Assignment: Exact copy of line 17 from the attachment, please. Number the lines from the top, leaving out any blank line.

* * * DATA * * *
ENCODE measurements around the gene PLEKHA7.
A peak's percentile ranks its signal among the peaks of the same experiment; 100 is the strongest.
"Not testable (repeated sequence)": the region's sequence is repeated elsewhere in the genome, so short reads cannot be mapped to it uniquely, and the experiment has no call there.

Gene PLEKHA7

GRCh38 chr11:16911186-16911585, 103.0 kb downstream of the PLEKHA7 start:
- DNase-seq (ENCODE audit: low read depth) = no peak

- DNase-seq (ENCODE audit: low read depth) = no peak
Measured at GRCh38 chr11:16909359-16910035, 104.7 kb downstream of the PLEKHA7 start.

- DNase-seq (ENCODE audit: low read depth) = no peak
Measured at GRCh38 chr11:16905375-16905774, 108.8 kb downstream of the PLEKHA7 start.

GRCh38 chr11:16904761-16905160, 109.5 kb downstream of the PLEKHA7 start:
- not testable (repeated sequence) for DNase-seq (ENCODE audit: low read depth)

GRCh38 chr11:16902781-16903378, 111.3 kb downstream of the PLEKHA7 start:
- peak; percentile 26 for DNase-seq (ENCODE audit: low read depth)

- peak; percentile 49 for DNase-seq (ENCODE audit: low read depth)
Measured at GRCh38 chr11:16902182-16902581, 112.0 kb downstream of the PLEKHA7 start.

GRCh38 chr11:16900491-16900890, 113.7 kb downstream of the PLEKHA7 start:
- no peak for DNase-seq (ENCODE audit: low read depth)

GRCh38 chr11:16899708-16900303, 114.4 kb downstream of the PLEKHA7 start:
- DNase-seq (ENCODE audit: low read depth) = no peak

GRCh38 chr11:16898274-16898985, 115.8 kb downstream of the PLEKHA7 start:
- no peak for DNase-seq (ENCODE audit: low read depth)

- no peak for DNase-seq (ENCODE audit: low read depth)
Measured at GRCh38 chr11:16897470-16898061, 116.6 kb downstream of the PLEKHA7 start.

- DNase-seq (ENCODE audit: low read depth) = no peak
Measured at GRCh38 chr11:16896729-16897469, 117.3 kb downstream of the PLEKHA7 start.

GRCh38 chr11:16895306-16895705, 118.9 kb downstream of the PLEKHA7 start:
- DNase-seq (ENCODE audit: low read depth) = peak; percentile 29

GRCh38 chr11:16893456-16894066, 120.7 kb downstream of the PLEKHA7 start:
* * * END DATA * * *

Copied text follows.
GRCh38 chr11:16900491-16900890, 113.7 kb downstream of the PLEKHA7 start: